Monday, March 28, 2005

Big media, poor copyediting
The first sentence in a CNN: Money article reads: "Burger King is reportedly set to unveil a large new breakfast sandwich that bets not everyone is looking to watch their diet."

Anyone else notice the serious grammatical error in that sentence? If it were correct, it would say "not everyone is looking to watch his diet." You'd think such a large media outlet would have people to check for such things. Heck, spell checker in Microsoft Word picks up on that mistake.

3 comments:

GaijinBiker said...

Better to recast the sentence:

"Burger King is reportedly set to unveil a large new breakfast sandwich that bets not everyone is diet-conscious."

Also, I saw a story today about the new earthquake near Indonesia (already superseded on Yahoo! News by a new version) that said something like:

"Afraid of another disaster, sirens blared as residents rushed to higher ground."

Must be those new artificial-intelligence sirens I've been hearing so much about.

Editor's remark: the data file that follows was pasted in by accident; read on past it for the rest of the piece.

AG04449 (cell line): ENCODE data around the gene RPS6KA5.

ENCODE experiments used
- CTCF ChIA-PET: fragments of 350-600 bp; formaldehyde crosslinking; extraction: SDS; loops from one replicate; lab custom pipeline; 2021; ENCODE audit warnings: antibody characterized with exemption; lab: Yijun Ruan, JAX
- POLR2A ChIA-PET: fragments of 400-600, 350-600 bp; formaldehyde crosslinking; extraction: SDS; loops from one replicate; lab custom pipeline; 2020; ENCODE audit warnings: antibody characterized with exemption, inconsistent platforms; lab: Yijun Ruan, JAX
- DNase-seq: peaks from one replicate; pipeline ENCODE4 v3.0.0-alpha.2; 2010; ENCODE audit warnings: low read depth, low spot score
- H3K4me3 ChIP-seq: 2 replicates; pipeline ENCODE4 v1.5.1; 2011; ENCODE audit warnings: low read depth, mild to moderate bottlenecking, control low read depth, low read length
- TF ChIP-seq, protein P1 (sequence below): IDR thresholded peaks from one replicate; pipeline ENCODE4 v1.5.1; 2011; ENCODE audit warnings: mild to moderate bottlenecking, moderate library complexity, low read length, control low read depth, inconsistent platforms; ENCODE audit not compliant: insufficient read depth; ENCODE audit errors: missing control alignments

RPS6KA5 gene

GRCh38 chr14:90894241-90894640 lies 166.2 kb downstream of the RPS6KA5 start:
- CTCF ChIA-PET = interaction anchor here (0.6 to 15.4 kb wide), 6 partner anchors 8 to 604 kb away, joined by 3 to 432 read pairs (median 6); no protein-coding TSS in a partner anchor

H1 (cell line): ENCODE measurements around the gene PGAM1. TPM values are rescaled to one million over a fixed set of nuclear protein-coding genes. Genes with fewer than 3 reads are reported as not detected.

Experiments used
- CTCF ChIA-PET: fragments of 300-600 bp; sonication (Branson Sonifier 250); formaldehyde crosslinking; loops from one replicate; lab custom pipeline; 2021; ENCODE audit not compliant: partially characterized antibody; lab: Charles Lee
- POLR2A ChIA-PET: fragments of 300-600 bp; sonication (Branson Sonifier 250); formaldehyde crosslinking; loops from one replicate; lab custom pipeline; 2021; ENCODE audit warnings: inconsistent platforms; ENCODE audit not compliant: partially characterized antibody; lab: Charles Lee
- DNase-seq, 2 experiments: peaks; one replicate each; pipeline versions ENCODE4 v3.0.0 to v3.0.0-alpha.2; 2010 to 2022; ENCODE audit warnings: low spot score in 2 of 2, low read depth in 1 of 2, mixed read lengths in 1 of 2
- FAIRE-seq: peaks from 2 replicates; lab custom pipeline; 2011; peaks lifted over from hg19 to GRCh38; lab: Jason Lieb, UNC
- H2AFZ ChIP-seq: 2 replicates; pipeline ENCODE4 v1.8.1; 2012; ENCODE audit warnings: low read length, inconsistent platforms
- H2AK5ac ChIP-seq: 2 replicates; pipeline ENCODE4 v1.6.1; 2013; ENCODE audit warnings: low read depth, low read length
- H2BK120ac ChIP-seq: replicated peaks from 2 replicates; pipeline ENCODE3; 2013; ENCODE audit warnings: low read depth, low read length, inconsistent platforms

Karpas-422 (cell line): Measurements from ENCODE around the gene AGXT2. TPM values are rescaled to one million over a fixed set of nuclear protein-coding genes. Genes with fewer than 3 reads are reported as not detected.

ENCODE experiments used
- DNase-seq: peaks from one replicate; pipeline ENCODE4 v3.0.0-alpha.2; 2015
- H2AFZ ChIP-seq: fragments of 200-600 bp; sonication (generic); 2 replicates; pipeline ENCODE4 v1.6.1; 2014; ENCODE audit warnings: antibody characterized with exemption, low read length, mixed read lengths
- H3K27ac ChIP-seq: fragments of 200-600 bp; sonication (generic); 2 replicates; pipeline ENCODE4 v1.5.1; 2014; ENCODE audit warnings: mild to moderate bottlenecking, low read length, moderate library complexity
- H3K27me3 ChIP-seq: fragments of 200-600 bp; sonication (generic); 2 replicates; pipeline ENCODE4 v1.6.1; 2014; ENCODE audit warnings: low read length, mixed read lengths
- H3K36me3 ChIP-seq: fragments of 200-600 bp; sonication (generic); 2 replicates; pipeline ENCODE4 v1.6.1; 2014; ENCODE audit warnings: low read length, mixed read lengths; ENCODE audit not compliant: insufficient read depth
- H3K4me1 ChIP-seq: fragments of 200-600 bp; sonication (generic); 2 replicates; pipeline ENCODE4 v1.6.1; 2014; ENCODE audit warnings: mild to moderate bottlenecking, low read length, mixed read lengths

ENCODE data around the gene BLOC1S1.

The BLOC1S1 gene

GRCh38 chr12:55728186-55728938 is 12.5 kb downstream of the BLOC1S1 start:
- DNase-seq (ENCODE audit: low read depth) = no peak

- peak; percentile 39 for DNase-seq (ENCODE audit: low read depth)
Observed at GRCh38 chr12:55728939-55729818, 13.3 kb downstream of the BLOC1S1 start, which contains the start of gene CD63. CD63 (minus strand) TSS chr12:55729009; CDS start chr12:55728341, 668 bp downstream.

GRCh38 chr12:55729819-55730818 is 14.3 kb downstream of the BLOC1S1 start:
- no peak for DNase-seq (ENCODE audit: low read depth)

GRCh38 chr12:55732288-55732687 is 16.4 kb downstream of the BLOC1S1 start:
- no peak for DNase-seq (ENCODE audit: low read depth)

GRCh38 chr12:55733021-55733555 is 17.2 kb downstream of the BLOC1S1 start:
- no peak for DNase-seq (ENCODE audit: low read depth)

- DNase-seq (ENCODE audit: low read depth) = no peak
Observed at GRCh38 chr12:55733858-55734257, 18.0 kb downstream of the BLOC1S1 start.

GaijinBiker said...

Actually, now that I think about it, my version suggests that the sandwich is the one doing the betting. Bad grammar, unless you consider it to be an acceptable figure of speech.

To be completely precise, one would have to say something like:

"Burger King, betting that not everyone is diet-conscious, is reportedly set to unveil a large new breakfast sandwich."

My personal opinion, though, is that the former version flows better and is an acceptable colloquialism.

waterboy said...

That's some "non-gender specific" language for you. Some (liberals, no doubt) are trying to make the plural "their" refer to a singular pronoun like "everybody." Why? It's sexist, you chauvinist pig! ;-)

In a paper here at college, I must use the wordy "he or she" when I want to use a pronoun to refer back to something. This is a concise, grammatically correct construction, yet I am not allowed to use it. Academia. Go figure.